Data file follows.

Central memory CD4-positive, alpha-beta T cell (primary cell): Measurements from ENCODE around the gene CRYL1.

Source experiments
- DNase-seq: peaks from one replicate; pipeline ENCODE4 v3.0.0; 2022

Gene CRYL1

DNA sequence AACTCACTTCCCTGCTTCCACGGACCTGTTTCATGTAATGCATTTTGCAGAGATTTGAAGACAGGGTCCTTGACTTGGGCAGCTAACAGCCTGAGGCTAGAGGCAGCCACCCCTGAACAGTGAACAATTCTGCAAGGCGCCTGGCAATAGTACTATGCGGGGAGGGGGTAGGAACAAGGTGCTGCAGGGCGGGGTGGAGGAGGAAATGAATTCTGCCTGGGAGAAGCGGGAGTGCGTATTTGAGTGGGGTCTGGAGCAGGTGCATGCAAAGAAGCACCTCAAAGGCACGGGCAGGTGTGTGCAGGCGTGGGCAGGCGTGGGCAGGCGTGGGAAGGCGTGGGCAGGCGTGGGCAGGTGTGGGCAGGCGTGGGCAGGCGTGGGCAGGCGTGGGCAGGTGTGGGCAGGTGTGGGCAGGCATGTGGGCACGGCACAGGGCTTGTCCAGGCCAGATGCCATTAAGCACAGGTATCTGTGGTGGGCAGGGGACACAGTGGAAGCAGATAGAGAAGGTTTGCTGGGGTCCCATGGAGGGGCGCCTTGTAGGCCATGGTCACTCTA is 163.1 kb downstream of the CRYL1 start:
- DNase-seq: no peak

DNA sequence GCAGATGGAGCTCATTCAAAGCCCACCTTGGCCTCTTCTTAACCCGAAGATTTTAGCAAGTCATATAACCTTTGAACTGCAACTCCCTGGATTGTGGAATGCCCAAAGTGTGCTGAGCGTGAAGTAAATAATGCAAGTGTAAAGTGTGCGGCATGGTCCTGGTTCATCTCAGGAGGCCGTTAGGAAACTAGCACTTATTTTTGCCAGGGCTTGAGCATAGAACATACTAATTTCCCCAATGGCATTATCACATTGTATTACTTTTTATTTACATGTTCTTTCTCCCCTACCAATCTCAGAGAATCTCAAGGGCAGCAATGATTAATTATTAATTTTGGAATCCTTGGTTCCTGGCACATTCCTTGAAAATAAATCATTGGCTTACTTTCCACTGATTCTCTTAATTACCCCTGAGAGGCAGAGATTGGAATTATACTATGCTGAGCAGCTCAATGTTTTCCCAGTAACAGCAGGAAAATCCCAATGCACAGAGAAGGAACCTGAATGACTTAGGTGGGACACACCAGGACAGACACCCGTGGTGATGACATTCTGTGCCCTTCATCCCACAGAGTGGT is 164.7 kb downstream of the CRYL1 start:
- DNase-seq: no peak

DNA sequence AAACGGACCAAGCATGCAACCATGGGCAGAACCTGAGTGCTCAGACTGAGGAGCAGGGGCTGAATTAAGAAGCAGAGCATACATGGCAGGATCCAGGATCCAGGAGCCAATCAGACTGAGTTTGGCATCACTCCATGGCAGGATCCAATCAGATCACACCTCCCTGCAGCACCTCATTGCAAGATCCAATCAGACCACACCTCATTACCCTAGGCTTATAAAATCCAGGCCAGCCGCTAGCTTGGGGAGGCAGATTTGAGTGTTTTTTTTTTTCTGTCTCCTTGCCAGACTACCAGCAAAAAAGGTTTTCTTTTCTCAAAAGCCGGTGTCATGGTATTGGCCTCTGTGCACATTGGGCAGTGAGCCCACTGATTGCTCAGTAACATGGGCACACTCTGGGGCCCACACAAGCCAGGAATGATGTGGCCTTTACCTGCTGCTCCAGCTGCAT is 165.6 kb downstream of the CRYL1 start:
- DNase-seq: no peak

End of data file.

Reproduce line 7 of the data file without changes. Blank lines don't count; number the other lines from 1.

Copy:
DNA sequence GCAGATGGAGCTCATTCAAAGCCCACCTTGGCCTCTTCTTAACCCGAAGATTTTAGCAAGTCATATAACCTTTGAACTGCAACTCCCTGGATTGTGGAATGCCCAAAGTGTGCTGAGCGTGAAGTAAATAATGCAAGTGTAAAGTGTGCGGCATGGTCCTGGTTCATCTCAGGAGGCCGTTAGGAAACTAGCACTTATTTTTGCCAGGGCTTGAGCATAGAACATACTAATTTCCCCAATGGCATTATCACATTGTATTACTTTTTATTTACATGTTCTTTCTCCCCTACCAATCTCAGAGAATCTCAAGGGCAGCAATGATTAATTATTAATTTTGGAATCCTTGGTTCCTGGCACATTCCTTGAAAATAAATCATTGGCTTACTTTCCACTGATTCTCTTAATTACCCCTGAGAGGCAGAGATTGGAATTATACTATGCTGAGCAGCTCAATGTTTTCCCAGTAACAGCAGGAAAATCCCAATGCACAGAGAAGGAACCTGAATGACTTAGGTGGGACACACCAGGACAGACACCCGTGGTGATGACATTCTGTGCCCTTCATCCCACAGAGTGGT is 164.7 kb downstream of the CRYL1 start: